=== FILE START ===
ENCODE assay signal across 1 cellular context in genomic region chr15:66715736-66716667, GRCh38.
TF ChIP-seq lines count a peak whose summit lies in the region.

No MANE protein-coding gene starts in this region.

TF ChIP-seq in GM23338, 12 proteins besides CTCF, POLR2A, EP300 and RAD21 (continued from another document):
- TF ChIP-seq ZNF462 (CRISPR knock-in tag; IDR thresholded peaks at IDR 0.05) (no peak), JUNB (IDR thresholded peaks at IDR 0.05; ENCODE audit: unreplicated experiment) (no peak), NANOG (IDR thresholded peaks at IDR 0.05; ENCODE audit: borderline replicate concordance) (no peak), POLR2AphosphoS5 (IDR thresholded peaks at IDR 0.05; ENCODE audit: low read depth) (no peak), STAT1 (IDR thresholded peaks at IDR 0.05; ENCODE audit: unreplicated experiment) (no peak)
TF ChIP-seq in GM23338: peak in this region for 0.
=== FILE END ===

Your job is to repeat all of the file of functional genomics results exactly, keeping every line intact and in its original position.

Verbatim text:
ENCODE assay signal across 1 cellular context in genomic region chr15:66715736-66716667, GRCh38.
TF ChIP-seq lines count a peak whose summit lies in the region.

No MANE protein-coding gene starts in this region.

TF ChIP-seq in GM23338, 12 proteins besides CTCF, POLR2A, EP300 and RAD21 (continued from another document):
- TF ChIP-seq ZNF462 (CRISPR knock-in tag; IDR thresholded peaks at IDR 0.05) (no peak), JUNB (IDR thresholded peaks at IDR 0.05; ENCODE audit: unreplicated experiment) (no peak), NANOG (IDR thresholded peaks at IDR 0.05; ENCODE audit: borderline replicate concordance) (no peak), POLR2AphosphoS5 (IDR thresholded peaks at IDR 0.05; ENCODE audit: low read depth) (no peak), STAT1 (IDR thresholded peaks at IDR 0.05; ENCODE audit: unreplicated experiment) (no peak)
TF ChIP-seq in GM23338: peak in this region for 0.